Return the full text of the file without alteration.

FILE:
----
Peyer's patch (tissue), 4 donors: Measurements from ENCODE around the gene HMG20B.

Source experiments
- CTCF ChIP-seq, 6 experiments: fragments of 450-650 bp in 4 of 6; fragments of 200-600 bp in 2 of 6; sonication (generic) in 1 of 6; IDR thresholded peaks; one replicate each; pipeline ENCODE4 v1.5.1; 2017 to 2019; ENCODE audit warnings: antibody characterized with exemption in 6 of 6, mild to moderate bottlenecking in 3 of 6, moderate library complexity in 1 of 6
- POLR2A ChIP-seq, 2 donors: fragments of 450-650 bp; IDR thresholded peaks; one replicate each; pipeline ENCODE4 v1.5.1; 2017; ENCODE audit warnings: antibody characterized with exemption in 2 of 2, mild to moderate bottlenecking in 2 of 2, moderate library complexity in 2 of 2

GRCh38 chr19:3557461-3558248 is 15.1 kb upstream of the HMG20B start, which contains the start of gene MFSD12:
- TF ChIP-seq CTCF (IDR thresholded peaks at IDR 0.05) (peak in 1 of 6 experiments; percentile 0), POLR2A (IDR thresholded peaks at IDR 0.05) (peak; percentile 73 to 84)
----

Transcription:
Peyer's patch (tissue), 4 donors: Measurements from ENCODE around the gene HMG20B.

Source experiments
- CTCF ChIP-seq, 6 experiments: fragments of 450-650 bp in 4 of 6; fragments of 200-600 bp in 2 of 6; sonication (generic) in 1 of 6; IDR thresholded peaks; one replicate each; pipeline ENCODE4 v1.5.1; 2017 to 2019; ENCODE audit warnings: antibody characterized with exemption in 6 of 6, mild to moderate bottlenecking in 3 of 6, moderate library complexity in 1 of 6
- POLR2A ChIP-seq, 2 donors: fragments of 450-650 bp; IDR thresholded peaks; one replicate each; pipeline ENCODE4 v1.5.1; 2017; ENCODE audit warnings: antibody characterized with exemption in 2 of 2, mild to moderate bottlenecking in 2 of 2, moderate library complexity in 2 of 2

GRCh38 chr19:3557461-3558248 is 15.1 kb upstream of the HMG20B start, which contains the start of gene MFSD12:
- TF ChIP-seq CTCF (IDR thresholded peaks at IDR 0.05) (peak in 1 of 6 experiments; percentile 0), POLR2A (IDR thresholded peaks at IDR 0.05) (peak; percentile 73 to 84)